THE QUESTION Might the tiniest of newborns face a bigger chance of developing autism?
THIS STUDY involved 623 children who were born in the mid-1980s weighing 4.4 pounds or less. Their health was assessed periodically, including screening for autism spectrum disorders at age 16 and evaluations to confirm the diagnosis, using standardized measures, at age 21. Overall, 5 percent of the youths had autism spectrum disorder diagnoses, a rate described as five times that found in the general U.S. population. The lower the birth weight, the higher the likelihood of an autism diagnosis, with a 10.6 percent prevalence among those who weighed 3.3 pounds at birth and a 3.7 percent prevalence at 4.4 pounds.
WHO MAY BE AFFECTED? Children who weigh less than 5.5 pounds at birth, considered a normal weight for 37 weeks of gestation. Children with autism generally have trouble communicating and interacting with others. Symptoms and severity vary, creating a range of developmental problems known as autism spectrum disorders. The cause is not known.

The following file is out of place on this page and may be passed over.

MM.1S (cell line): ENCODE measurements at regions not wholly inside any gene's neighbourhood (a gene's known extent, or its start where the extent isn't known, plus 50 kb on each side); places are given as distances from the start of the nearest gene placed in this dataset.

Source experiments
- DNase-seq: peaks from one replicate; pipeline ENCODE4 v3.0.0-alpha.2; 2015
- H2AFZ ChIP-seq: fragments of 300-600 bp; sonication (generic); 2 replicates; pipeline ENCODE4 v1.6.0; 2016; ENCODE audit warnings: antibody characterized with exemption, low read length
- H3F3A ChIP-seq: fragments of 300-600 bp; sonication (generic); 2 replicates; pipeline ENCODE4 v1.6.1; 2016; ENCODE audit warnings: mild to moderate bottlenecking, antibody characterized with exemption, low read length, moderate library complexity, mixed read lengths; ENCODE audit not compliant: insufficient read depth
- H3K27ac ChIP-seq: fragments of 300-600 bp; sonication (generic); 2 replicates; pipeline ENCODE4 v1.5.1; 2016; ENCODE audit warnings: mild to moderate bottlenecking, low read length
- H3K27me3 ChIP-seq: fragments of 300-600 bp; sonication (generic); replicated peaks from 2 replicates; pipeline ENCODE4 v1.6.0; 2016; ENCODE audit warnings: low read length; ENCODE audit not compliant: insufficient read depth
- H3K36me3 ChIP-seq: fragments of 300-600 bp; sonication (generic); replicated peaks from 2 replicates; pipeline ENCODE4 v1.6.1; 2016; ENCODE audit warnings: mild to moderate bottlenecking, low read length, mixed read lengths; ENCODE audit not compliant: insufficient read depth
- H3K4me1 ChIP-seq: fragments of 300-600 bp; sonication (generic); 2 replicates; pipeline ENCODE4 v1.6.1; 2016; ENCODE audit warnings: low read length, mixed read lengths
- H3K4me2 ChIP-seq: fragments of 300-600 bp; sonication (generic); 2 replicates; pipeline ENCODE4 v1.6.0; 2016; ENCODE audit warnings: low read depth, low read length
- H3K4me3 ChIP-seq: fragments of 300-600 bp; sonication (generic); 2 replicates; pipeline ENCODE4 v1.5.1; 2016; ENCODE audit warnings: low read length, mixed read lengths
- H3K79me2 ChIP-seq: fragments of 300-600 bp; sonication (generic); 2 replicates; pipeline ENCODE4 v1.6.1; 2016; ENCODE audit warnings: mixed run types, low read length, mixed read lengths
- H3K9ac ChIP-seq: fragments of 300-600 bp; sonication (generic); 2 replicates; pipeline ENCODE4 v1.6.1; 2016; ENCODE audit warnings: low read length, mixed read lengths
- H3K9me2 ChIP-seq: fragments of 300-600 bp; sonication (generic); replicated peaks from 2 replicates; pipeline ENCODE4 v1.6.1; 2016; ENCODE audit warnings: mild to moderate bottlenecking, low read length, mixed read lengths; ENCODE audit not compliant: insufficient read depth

CAVEATS Some data during assessments came from questionnaires completed by the youths’ parents. No group of children who were born at a normal weight were included in the study, thus allowing comparison only to general population estimates.
FIND THIS STUDY November issue of Pediatrics (pediatrics.
The research described in Quick Study comes from credible, peer-reviewed journals. Nonetheless, conclusive evidence about a treatment's effectiveness is rarely found in a single study. Anyone considering changing or beginning treatment of any kind should consult with a physician.